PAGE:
In December 1989, the first story I wrote at Fort McClellan was covering at Zero-Dark-30 the transport of basic trainees by buses to airports, train stations and bus terminals. They were heading home or on vacations, with tags pinned onto their shirts saying ATL for the Southeast’s giant airport, GRE for Greyhound buses in Birmingham, and so on. Decades ago at my basic training (1980), I thought how great it was that we at Fort Jackson, S.C., did not have a holiday break such as those in training at the holidays.
Why? Because those recruits already were immersed with their drill sergeants and knew exactly what to expect when Christmas and New Year ended. Back to plenty of pushups and running, a lot of marksmanship training etc. Some trainees were “holdovers,” who did not have anywhere to go with family, or could not afford to travel or just wanted to stay at their fort and relax. No problem for soldiers who stayed at Fort Moore, the intrepid drill sergeants found things to do for the holdovers, things that were both enjoyable and educational. Here are some of the headlines:
“Thousands of Fort Moore Soldiers went home for the holidays with roughly 1,500 getting picked up by loved ones and continuing home by car,” said Camey Streff, Public Affairs Specialist at Maneuver Center of Excellence & Fort Moore. She added: “Approximately 4,000 traveling by air were transported by over fifty chartered buses to Hartsfield-Jackson Atlanta International Airport. Holiday Block Leave (HBL) started the second week of December and Soldiers returned during the first week of January.”
“Drill Sergeants perform their normal duties as leaders and mentors to their trainees,” Streff said. “They provided instructions, ensured good order and discipline, and led by example every step of the way in support of the mission. There could be several reasons why trainees may have decided not to travel over HBL. Trainees interested in traveling home are responsible for scheduling and funding their own transportation.”
However, soldiers who did not leave Fort Moore during this period were afforded opportunities to participate in recreation and entertainment of their choosing. Organizations on the fort, such as Fort Moore MWR, USO and AAFES were open during this time, in addition to local businesses in the surrounding areas. Holiday Block Leave is designed to keep the morale and well-being of Fort Moore soldiers high and keep transformation and idea generation working at all levels.
“Holiday Block Leave is just great for morale, when they come back, they’re recharged and ready to get after it,” said Maj. Gen. Curtis Buzzard, commanding general at the Maneuver Center of Excellence. He was reassigned as commanding general of the Maneuver Center of Excellence in March 2022 and assumed command on July 14, 2022. One of Buzzard’s favorite quotes is: “Failing is where ‘optimal’ learning occurs.”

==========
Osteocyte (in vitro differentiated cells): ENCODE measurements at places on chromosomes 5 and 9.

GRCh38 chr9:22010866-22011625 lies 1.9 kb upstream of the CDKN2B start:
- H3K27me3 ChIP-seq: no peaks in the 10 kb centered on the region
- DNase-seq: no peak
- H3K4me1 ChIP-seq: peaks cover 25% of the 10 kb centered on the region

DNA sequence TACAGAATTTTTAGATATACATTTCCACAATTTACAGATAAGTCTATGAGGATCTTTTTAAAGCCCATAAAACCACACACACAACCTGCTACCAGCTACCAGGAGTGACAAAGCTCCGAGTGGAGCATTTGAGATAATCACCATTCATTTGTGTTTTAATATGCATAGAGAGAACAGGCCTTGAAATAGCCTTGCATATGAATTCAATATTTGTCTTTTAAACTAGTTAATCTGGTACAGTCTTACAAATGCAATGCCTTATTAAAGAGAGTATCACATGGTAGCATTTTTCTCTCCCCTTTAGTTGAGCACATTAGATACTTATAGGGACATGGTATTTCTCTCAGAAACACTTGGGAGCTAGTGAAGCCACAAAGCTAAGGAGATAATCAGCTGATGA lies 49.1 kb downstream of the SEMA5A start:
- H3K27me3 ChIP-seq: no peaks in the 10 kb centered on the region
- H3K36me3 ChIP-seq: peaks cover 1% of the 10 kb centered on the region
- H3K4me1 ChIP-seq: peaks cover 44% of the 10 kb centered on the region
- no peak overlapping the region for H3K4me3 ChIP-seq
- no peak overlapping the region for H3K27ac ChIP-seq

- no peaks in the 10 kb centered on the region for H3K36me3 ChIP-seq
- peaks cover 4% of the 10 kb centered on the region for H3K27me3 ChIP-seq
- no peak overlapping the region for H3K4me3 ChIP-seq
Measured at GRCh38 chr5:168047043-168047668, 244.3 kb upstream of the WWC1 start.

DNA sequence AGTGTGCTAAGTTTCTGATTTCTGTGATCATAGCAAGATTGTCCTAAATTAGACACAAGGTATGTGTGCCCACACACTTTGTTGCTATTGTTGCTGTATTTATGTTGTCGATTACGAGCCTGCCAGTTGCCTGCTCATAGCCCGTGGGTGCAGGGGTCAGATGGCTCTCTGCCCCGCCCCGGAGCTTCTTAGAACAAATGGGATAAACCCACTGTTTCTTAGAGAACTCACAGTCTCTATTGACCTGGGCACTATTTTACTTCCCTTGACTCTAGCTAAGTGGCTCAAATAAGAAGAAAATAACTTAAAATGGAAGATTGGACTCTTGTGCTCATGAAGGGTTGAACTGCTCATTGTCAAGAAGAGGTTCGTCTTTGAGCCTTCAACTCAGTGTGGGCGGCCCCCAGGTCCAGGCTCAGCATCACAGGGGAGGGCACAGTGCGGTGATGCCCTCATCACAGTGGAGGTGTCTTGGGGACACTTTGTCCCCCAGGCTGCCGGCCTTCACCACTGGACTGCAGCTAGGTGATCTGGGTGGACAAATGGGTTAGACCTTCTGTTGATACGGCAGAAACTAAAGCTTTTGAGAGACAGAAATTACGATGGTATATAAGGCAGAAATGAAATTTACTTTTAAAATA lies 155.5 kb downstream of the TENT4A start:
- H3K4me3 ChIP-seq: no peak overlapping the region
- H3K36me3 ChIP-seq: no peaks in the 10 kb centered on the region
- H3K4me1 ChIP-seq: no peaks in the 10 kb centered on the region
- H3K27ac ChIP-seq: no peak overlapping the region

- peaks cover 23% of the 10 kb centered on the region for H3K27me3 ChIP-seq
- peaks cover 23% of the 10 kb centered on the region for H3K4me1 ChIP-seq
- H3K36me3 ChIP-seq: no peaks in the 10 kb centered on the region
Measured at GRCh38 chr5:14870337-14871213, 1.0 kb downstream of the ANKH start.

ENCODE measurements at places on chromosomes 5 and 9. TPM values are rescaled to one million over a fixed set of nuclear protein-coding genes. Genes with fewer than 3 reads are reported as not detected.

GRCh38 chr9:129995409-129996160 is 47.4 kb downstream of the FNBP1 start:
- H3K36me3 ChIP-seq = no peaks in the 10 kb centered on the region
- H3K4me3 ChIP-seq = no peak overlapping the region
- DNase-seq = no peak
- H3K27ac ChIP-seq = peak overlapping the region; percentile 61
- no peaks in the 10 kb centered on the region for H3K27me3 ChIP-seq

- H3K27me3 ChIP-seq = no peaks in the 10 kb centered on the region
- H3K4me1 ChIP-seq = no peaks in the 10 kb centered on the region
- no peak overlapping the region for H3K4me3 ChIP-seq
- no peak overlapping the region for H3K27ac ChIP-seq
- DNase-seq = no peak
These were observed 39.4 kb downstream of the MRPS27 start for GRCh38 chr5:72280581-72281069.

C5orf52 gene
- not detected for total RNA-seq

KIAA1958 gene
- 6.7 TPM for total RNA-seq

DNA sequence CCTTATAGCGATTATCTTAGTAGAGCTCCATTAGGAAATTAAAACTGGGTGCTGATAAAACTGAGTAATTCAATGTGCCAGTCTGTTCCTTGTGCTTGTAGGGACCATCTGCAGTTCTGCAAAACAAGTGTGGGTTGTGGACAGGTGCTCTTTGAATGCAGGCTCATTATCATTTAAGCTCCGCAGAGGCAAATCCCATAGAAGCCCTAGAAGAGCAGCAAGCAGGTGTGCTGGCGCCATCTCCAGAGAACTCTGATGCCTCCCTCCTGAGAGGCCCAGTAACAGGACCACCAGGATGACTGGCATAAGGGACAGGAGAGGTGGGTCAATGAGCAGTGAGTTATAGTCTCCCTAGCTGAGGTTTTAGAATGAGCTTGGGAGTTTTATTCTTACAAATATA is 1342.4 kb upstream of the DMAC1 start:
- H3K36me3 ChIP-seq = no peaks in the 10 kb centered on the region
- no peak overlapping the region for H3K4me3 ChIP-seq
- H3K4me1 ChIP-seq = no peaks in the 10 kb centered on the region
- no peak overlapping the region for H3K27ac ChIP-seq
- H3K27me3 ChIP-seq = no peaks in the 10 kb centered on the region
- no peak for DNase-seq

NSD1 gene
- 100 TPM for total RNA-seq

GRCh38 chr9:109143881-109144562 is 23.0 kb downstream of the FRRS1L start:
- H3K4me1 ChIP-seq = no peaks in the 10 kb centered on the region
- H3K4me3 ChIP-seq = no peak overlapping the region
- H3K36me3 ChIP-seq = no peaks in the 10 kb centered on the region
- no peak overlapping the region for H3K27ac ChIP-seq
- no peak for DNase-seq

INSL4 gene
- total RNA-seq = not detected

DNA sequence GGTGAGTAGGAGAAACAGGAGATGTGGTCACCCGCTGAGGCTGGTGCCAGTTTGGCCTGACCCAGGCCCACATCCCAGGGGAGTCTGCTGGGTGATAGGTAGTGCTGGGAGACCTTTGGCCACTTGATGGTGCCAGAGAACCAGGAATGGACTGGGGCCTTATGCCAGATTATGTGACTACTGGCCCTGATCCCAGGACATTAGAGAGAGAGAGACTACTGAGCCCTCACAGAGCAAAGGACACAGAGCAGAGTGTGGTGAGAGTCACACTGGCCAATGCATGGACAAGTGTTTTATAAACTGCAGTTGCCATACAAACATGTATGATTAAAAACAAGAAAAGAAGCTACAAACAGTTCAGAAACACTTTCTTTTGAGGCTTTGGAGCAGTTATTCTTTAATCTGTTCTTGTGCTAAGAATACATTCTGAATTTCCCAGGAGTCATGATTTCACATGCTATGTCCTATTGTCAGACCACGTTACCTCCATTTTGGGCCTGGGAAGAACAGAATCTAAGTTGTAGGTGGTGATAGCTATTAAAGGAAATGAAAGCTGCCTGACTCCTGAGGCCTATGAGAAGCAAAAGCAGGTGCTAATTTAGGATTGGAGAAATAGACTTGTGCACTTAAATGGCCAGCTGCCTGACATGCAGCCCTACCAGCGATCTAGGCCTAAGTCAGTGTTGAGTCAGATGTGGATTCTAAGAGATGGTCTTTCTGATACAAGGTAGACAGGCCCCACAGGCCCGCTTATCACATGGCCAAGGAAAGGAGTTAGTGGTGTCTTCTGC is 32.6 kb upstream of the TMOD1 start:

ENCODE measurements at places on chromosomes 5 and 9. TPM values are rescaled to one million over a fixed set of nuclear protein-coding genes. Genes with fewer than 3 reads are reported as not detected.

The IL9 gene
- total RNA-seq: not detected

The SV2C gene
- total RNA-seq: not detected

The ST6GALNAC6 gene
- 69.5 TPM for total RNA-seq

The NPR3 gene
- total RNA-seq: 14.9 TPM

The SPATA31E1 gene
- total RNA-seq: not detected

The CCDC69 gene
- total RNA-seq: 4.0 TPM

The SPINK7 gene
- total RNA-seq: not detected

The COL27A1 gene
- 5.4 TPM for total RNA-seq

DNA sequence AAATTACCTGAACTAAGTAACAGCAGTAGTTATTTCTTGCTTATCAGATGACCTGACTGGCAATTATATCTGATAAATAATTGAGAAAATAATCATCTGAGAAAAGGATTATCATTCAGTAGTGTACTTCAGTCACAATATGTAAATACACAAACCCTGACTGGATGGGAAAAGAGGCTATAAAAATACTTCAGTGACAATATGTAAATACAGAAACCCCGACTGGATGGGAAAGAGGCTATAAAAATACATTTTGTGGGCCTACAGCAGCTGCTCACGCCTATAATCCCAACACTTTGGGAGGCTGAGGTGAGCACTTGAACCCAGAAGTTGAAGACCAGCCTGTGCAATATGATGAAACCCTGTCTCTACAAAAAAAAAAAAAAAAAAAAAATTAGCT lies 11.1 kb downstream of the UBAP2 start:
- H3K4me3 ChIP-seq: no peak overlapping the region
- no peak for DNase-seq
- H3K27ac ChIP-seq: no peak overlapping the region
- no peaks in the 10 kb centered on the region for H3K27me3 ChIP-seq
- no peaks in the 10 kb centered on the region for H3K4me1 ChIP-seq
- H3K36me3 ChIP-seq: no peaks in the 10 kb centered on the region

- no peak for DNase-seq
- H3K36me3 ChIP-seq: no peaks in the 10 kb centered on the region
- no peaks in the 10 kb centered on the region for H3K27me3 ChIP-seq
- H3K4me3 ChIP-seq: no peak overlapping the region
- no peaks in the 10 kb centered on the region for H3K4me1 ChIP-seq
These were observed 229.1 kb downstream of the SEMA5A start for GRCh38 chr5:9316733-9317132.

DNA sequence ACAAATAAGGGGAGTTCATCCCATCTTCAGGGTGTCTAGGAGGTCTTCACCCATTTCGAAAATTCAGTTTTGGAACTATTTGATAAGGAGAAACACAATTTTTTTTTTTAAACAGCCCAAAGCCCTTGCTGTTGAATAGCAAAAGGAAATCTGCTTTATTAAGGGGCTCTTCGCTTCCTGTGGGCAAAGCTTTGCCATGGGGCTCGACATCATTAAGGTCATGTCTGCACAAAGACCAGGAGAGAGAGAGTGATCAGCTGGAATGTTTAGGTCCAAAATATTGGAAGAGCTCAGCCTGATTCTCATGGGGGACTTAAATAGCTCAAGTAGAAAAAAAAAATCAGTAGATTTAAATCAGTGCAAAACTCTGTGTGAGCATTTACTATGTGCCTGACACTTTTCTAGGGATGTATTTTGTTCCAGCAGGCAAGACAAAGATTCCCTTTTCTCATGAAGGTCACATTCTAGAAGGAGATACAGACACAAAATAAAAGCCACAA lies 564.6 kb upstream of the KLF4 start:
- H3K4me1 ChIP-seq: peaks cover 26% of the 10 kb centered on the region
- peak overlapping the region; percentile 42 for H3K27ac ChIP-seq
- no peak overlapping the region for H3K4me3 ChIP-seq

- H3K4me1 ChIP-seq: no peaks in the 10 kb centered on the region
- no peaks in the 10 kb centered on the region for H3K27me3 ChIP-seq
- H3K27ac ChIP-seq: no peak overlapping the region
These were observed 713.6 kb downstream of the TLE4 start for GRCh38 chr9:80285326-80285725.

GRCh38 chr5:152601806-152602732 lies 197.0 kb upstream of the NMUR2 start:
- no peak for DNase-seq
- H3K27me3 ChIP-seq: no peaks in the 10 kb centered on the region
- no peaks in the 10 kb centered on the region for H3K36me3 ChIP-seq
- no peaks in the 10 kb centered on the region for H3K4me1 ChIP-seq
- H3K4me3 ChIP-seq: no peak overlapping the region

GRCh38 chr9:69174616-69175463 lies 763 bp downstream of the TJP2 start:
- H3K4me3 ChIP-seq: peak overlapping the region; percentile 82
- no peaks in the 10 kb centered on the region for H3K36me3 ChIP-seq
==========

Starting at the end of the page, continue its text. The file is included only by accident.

The words “The Holdovers” may be on many readers’ minds as a recent movie has that as a title. It features Paul Giamatti, known primarily for portraying Founding Father “John Adams” in a TV series with that name. At an elite New England boarding school only a few students stayed behind during the break, and only a couple of teachers and cooks. The movie has been very well received by film critics and moviegoers.
It has been a surprising hit and is already being regarded as a Christmas staple film, which cannot be said of many similar movies. In “The Holdovers” there are a lot of witty lines; and a bunch of literary and historical ones. For example, a Chinese-American boy who says, “I know this is an excellent school, and my brothers went here, but I miss my family, and I have no friends.” A sarcastic boy responds, “Yeah, well, friends are overrated.”
I know that young recruits at U.S. Army bases are often telling their friends and family that their particular drill sergeants are the toughest and unfeeling. Among the evidence is only half the story when the drill sergeants organize and supervise Holiday Block Leave at installations such as Fort Moore. It is a massive operation getting thousands of troops on their way for Christmas and New Year. Also, taking care of “holdovers” while arranging fun activities is a wonderful task for drill sergeants.

A quote from the movie sums it up: “I suspect that, like me, this is not how you wanted to spend your holidays, but such are the vicissitudes of life. And as (Army) men, we learn to confront our challenges with heads held high, and with a spirit of courage and good fellowship. In strict accordance with the dictates of the (Army) manual, of course.”

Today I am reading: “Keeping at It: The Quest for Sound Money,” by Paul Volcker; also, “Which 2028 Presidential Wannabe Had the Best Year?” in Politico.

Greg Markley moved to Lee County in 1996. He has a master’s in education from AUM and a master’s in history from Auburn University. He taught politics as an adjunct in Georgia and Alabama. An award-winning writer in the Army and civilian life, he has contributed to the Observer since 2011. He writes on politics, education, and books.